2. EMA recipients
Types of EMA
For a young person to receive EMA support they must first meet all the eligibility criteria. This includes meeting residency criteria; having a household income under the EMA income threshold; be of an eligible age, and be taking part in an eligible course of learning.
In 2017-18 there were 29,135 young people who received EMA payments, a decrease of 8.0% from 2016-17. Figure 1 shows how the number of recipients, by institution type, has changed over time.
Figure 1: EMA recipients by type, 2006-07 to 2017-18
Note: it is not possible to differentiate between the number of recipients from schools or activity agreements prior to 2016-17.
In 2017-18, 64.2% of EMA recipients were school pupils, 31.3% were college students and the remaining 4.5% were young people on activity agreements.
Of all school pupils in Scotland aged 16 to 19, 27% received at least one EMA payment in 2017-18.
Of the potentially eligible full time college students aged 16 to 19, 31% received at least one EMA payment in 2017-18.
Historically more females than males have claimed EMA. In 2017-18, 50.6% of overall EMA recipients were female and 49.4% were male. For schools only, 51.6% of recipients were female. However, for the first time, the majority of EMA recipients amongst college students were male in 2017-18 (50.3%), an increase from 49.1% in 2016-17.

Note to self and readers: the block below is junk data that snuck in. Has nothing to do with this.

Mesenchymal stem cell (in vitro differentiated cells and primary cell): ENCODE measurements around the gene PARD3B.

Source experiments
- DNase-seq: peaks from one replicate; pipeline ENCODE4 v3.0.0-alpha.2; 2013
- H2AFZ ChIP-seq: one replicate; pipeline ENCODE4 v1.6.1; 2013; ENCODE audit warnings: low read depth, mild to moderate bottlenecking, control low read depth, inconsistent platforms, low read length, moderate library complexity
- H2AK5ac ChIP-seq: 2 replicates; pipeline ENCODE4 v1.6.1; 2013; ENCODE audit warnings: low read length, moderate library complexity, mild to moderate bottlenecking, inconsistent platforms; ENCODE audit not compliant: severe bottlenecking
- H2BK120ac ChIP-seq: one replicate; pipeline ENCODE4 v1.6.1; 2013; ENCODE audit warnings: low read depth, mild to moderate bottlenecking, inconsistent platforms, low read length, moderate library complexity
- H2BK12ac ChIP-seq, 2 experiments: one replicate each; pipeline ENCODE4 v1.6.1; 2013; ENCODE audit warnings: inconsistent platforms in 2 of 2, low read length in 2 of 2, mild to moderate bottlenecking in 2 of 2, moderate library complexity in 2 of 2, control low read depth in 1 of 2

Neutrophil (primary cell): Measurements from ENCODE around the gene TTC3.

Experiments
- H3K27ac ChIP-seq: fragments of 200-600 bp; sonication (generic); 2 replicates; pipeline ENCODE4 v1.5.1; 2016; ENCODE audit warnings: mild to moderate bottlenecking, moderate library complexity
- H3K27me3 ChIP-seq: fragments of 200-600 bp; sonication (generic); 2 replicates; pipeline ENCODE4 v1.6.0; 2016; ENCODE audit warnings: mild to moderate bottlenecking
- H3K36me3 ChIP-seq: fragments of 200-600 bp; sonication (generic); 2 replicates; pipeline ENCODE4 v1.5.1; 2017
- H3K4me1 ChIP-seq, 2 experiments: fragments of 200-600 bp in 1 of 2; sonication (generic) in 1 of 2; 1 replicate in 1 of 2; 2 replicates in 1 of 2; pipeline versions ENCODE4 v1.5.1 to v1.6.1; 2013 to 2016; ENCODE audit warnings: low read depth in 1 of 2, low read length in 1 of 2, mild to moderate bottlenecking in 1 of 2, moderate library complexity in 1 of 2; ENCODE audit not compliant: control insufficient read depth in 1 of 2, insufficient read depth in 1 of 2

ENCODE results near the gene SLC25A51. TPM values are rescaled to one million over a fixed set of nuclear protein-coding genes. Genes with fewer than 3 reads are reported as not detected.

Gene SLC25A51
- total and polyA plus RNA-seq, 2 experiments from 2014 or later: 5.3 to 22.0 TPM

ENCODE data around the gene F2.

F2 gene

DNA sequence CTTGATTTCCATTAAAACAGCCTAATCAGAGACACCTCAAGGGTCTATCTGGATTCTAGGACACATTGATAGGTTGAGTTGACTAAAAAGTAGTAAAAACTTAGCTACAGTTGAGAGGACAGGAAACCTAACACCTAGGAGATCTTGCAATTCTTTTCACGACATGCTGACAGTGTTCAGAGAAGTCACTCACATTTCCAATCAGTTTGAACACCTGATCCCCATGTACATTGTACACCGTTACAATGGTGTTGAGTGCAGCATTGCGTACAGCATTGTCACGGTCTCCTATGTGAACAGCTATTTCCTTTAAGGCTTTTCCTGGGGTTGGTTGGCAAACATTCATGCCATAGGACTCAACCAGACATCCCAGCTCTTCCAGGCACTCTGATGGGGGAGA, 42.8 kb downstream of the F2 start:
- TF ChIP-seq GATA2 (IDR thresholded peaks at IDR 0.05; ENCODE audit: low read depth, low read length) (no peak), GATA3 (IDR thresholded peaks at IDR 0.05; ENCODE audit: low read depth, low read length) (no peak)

In 2017-18, 46.4% of EMA recipients were 16 years old and 33.9% were 17 years old. Only 6.0% of recipients were aged 18 years and over.
Young people cannot receive EMA until they reach 16 years of age. However, as the analysis is based on age as at 30th September of the academic year, some recipients are recorded as being 15 years old.
There has been a notable drop in 18 year old recipients at college. This is likely to decrease further in later years as colleges are expected to provide bursaries for 18 year olds.
Deprivation is measured using the Scottish Index of Multiple Deprivation (SIMD).
There was an increase in the proportion of EMA recipients from the 20% most deprived areas of Scotland from 2016-17; up from 36.8% to 37.2%.
Due to the overall decrease in EMA recipients however, the actual number of recipients from these areas has gone down by 805 to 10,810.
Figure 2: EMA recipients from 20% most deprived areas by type, 2006-07 to 2017-18
Figure 2 shows the proportion of recipients from the 20% most deprived areas over time, and shows an increase for all types of EMA over the year for all institution types.
This proportion has typically been higher for college (41.9% in 2017-18) than for school (34.2%) students. This is partly explained by the higher proportion of students at Scotland's colleges from deprived areas.